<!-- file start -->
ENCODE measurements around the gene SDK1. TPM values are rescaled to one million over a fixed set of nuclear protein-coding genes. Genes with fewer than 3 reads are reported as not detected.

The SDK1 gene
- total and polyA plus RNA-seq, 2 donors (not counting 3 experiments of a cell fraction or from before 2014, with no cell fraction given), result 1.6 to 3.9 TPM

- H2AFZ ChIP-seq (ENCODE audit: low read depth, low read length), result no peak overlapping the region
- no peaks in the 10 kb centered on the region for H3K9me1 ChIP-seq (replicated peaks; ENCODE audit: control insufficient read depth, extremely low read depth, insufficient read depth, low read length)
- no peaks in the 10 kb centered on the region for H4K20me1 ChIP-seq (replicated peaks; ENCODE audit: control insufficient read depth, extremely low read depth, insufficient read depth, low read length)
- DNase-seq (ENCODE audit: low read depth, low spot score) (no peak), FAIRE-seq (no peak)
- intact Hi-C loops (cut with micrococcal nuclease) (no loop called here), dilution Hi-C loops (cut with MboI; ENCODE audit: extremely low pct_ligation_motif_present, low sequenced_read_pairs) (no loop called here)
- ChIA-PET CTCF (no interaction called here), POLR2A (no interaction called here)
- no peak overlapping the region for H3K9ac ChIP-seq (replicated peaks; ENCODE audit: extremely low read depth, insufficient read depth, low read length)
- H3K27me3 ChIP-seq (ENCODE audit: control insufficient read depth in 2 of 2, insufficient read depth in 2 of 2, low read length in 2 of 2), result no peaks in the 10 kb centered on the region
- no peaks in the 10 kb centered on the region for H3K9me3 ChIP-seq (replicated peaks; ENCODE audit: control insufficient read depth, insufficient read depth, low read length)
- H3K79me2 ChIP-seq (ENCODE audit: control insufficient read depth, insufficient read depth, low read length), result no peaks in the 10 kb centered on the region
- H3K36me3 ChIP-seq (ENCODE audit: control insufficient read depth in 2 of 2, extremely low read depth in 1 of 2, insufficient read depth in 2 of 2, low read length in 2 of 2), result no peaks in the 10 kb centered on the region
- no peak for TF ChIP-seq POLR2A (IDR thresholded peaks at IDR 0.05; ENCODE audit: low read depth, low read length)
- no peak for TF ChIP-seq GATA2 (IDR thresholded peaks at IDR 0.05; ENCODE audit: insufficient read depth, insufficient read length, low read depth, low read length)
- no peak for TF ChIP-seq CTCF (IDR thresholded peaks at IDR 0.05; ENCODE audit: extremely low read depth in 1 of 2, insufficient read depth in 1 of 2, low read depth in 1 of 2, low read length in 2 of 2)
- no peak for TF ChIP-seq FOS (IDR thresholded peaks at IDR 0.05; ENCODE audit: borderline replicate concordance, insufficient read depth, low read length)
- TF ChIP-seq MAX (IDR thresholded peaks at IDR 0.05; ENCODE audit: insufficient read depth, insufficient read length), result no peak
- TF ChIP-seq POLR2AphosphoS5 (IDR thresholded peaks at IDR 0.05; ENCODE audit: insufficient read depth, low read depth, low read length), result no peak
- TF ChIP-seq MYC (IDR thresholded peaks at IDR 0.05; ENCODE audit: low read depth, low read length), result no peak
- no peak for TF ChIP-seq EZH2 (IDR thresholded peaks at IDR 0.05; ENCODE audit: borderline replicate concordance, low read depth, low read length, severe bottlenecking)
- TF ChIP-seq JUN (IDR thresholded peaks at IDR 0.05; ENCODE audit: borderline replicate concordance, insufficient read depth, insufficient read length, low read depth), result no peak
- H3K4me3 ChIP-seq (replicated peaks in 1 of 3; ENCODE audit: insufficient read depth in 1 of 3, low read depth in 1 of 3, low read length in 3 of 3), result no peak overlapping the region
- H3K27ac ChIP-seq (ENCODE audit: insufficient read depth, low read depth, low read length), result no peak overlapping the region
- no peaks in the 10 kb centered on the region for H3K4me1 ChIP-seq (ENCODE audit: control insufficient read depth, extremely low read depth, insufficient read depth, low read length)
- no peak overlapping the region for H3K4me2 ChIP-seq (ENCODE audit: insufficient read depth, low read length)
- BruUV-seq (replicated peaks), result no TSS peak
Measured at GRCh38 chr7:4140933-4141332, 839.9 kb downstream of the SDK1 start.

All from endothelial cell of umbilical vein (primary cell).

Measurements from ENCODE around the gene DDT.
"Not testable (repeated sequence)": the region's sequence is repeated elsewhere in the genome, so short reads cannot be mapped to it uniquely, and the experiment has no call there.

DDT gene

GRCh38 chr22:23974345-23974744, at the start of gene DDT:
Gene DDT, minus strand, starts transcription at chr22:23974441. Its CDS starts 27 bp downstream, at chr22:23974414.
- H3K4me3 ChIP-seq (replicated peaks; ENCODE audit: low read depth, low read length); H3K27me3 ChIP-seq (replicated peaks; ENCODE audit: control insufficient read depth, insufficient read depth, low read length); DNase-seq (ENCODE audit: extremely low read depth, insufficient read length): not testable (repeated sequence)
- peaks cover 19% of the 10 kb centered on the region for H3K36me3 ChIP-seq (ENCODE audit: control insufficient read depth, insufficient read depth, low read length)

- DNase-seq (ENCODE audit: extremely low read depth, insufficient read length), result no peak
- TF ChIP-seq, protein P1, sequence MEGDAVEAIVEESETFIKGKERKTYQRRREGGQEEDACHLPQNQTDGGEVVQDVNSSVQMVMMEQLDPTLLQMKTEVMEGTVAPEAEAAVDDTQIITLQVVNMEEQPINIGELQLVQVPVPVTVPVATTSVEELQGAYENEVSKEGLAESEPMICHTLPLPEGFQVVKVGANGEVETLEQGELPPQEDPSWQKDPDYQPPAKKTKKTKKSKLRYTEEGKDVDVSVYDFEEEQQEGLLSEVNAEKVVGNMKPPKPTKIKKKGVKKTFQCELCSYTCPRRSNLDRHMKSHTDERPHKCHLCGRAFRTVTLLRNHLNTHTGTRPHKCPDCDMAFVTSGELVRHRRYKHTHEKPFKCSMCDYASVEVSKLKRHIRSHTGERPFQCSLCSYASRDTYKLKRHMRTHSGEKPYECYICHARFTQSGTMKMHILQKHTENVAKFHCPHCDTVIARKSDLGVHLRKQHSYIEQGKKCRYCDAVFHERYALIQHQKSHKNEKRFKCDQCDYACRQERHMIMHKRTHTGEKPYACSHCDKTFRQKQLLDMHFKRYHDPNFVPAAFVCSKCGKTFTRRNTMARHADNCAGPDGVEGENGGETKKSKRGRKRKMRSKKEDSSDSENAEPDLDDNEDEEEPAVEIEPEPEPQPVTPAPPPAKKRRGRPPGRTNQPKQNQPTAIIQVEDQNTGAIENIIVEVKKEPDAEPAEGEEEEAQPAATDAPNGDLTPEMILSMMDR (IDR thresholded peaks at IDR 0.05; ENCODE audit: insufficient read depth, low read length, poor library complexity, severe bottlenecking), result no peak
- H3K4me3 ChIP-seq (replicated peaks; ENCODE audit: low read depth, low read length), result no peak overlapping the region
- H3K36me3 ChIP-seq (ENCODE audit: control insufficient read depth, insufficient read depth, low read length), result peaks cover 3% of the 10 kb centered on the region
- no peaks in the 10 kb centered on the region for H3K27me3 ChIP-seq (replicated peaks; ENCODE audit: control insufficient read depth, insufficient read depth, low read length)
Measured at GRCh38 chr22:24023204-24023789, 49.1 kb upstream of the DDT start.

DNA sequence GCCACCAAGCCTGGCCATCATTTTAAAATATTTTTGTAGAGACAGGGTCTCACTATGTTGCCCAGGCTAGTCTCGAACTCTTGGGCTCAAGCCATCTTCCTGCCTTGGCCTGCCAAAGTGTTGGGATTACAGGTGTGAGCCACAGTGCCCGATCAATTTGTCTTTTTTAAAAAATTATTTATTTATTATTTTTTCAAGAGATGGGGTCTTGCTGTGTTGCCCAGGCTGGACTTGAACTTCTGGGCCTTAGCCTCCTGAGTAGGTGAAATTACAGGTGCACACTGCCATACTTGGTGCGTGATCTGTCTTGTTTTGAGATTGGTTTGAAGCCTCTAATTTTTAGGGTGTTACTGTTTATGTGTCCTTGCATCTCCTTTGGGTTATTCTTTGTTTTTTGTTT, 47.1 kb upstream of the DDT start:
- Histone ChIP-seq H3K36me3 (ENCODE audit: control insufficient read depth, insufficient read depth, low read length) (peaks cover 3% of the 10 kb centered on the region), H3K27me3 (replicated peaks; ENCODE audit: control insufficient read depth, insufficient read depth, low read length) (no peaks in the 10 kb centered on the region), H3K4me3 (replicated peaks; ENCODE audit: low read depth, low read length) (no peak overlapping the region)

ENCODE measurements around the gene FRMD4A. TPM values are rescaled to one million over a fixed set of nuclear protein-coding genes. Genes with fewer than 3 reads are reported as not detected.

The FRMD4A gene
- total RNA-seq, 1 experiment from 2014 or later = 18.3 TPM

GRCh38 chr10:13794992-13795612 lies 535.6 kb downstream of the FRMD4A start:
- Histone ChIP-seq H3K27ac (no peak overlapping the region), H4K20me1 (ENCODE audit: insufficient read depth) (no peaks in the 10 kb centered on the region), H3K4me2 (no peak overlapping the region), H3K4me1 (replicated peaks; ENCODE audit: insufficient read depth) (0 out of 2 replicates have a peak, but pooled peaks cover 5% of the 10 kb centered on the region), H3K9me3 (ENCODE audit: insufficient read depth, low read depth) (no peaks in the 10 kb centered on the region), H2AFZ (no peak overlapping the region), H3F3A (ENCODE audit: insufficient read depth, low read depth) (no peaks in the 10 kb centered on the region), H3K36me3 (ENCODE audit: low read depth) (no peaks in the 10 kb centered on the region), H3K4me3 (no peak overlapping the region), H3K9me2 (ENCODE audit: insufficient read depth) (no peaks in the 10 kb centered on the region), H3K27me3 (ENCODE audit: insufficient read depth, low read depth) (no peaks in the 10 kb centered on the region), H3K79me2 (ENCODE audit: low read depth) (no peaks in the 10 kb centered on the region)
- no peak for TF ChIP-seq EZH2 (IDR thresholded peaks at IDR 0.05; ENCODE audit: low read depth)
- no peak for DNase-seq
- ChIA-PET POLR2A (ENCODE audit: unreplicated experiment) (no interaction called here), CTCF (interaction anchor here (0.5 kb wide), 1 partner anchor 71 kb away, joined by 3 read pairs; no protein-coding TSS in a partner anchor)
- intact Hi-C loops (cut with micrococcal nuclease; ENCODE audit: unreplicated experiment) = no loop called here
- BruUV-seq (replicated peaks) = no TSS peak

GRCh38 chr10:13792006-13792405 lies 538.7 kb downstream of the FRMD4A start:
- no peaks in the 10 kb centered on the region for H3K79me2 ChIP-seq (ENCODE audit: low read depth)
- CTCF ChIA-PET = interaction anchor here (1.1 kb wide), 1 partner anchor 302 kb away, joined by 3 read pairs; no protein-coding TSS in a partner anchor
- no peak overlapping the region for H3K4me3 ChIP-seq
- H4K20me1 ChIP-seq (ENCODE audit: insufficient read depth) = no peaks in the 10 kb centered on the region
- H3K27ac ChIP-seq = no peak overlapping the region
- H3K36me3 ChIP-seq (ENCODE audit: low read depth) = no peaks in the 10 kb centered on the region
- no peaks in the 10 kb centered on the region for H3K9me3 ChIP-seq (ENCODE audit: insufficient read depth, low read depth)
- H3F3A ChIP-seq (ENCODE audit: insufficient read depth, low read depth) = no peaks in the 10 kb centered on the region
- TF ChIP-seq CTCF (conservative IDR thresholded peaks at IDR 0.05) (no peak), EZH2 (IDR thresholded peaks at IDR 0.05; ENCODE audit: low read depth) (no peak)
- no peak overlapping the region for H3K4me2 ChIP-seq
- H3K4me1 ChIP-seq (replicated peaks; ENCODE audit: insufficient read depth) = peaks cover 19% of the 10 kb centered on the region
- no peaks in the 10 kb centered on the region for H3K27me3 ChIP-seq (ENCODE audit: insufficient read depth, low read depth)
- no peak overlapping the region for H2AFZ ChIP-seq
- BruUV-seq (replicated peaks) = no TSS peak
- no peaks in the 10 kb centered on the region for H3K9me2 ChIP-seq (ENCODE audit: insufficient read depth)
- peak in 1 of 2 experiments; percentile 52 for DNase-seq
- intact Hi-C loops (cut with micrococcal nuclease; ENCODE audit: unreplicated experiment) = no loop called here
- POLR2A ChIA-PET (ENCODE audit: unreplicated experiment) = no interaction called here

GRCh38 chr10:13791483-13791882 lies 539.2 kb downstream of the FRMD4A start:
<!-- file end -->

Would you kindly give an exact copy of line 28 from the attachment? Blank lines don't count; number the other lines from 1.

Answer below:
- BruUV-seq (replicated peaks), result no TSS peak